A risk management plan can help minimise the impact of risks that could weaken your cash flow or damage your brand. It will also help create a culture of sensible risk awareness and management in your business.
Our Crisis planning template and checklist includes a risk management plan:
Follow these steps to create a risk management plan that's tailored for your business.
1. Identify risks
What are the risks to your business?
- data breach
- power outage
Some risks will cause major disruption while others will be a minor irritation.
2. Assess the risks
Assess the risks that you've identified.
Try to estimate the:
- potential severity of each risk
- likelihood that it might happen
Prioritise your risk planning based on the results of your assessment.
3. Minimise or eliminate risks
Some risks are preventable, so eliminate or minimise these where possible. For some risks, it might be as simple as installing an alarm system or buying extra personal protective equipment (PPE).
Check your insurance
Insurance is one way to reduce the impact of an event or disaster.
For example, business interruption insurance can make sure that you receive your average earnings for the insured period until you're able to start operating again.
Make sure your insurance is enough to cover you in the event of a significant disruption to your business.
4. Assign responsibility for tasks
Identify what needs to happen if a crisis or disaster occurs and who is responsible for each action. Having clear directions is one of the simplest and most powerful tools for a fast recovery.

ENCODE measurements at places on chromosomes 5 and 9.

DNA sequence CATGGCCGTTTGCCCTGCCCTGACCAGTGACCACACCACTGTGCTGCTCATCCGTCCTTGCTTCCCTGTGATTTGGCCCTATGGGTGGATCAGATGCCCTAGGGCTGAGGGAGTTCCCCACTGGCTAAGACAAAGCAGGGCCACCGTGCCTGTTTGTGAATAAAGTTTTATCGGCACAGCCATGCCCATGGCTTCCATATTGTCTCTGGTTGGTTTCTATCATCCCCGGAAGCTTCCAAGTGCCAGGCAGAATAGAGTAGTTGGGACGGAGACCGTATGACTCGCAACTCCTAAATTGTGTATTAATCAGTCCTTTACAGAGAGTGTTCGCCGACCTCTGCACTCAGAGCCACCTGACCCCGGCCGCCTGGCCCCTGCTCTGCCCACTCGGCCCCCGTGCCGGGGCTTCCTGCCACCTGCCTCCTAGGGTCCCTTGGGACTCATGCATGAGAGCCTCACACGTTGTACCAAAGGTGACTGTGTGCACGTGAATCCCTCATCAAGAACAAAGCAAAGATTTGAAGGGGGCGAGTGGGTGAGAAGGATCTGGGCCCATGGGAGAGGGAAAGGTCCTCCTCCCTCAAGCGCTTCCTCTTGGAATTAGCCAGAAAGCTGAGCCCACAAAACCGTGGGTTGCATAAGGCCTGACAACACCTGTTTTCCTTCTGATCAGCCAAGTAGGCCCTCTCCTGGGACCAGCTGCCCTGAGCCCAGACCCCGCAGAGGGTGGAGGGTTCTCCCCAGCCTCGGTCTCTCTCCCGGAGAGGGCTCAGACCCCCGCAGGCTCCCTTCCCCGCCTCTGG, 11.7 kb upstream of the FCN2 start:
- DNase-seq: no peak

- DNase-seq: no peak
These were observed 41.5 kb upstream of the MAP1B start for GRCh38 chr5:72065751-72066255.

5. Develop contingency plans
Come up with contingency plans for how you'll continue or resume your operations if a crisis occurs. Your contingency plan is basically your 'plan B' for risks that you can't avoid completely.
Your contingency plans will depend on the:
- type, style and size of your business
- extent of the damage
6. Communicate the plan and train your staff
People in or connected to your business must be aware of the strategies you've put in place to mitigate or recover from a disaster situation.
To do this:
- Decide if you'll communicate by phone, email, text or other means.
- Create procedural statements.
- Inform the relevant people (such as staff, suppliers, contractors and service providers).
Next, train your staff in your procedures and have them practise. This way if a disaster occurs, the process can take over and guide the staff.
7. Monitor for new risks
Risks can pop up during day-to-day operations, so it's important to know how to identify potential risks before they escalate.
Continuously monitoring for risks will help you develop realistic and effective strategies for dealing with issues if they occur.